I do not call myself an artist, so this does not shake up the foundations of my existence on an immediately personal, first person singular sort of a level. I just carry on doing what I have been doing all along – which is making stuff that I know to be design output. But nonetheless, it is still important, even on a personal level, in the sense that I am also an art educator sometimes. Not always, thank God. I am a design instructor most of the time. However, I do have students that have artistic aspirations as well, particularly on the graduate level. So, what do I say? What do I do? Because I do know that Hegel is correct. A visionary, given that his thoughts do not really apply to the works of his contemporaries, as Chaosmose very accurately points out in her post, but to what came about long after his death.

Hegel argues that art, in concert with religion and philosophy, is an activity of the mind whose task is to reveal spirit, in sensuous form. And as such, it would inevitably have completed its intrinsic life cycle with the advent of materialism as the founding principle of the post-romantic/modernist social mindset coming to the fore during Hegel’s own lifetime. I have previously tried to define an artist as someone who has a fundamental question that they are trying to articulate, a question that has no answer but the answer to which is haunting them nonetheless (by which I suppose I was groping for that very Hegelian definition). Today, for the largest part, individuals with such an obsession would have a horrifyingly difficult time getting across their query, given that they are totally obliterated by a maelstrom of non-art to begin with. And then – even more importantly, the religious/cultural infrastructure that would have provided a socioeconomic milieu of “genuine need” to aid Bruegel in his quest – where is that now? How do things work in it’s demise? What is there for a “real” artist to do today? In the year 2010?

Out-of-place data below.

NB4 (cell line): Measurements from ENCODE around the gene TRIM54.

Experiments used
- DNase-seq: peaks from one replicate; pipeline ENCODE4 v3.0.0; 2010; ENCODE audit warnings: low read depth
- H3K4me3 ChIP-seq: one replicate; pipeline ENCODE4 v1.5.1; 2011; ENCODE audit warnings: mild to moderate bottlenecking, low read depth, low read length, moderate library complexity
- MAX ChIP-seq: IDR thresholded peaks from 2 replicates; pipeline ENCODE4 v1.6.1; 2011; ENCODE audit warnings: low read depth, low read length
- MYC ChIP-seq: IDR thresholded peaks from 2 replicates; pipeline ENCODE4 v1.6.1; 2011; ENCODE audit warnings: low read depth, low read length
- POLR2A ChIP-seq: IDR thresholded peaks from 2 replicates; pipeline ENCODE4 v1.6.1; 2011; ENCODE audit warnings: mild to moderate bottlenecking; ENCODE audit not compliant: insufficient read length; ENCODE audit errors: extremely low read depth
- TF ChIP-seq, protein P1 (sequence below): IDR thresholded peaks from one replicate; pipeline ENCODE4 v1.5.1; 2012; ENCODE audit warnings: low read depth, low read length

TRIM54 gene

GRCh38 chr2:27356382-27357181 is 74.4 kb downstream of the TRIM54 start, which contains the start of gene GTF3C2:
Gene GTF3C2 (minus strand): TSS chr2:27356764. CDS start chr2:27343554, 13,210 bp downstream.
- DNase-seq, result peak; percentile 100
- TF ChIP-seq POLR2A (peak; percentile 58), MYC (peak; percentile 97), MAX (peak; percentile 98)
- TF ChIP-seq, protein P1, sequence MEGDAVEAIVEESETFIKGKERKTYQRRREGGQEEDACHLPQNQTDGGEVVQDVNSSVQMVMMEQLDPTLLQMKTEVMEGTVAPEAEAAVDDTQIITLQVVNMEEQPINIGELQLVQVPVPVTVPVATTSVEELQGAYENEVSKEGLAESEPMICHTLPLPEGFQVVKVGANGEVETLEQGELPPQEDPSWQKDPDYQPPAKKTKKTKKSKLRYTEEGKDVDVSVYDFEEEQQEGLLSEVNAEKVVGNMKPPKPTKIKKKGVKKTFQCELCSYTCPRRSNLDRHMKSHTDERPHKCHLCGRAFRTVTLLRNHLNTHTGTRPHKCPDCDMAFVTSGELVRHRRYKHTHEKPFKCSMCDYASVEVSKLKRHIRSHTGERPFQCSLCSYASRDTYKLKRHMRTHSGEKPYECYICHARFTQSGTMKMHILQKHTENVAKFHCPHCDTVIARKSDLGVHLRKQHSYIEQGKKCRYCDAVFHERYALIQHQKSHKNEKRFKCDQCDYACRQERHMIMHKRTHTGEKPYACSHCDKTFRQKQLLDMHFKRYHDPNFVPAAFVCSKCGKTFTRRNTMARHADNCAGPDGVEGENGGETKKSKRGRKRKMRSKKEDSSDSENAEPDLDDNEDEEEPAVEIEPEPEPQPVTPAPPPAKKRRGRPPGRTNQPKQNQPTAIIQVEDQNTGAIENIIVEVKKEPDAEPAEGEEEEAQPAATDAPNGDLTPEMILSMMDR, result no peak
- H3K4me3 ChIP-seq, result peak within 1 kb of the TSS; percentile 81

The malady would also manifest in the proliferation of art, which Hegel seems to define as one of the symptoms of its decadence, apparently already somewhat in evidence towards the end of the Romantic era (all this as far as I can make out from my survey reading since yesterday – believe me, I will be reading more deeply – ordering the books even as I write…). So, how many artists are there now? I mean how many human beings are there in the world today that define their output as “art”? Thousands? Hundreds of thousands? Millions? Hundreds of millions? 1% of the world’s population? 5? 10? I have no clear idea, but a huge number, of that I am certain… And so, what would have been this same percentage until the advent of modernism? 0.001%? 0.0001%? 0.00001%? I think that whatever that tiny percentage may have been back then, it would probably still be the same today. In other words, a handful of individuals, in societies comprised of tens of millions of people are artists today also – very much as was the case during the Renaissance or whenever.

So, I could well encounter one of them or maybe two of them in my classrooms in all the decades that I teach. How do I know that they are the genuine article? And again, what do I tell them even if I do manage to somehow distinguish them from the fray? And then, what does one tell all the others? How does one differentiate even? Does one simply shut up? Probably… I am certain that shutting up and pretending that all is hunky dory is what is expected of the likes of me. Our employers, our peers, our students – no one wants the apple cart to be upset, do they?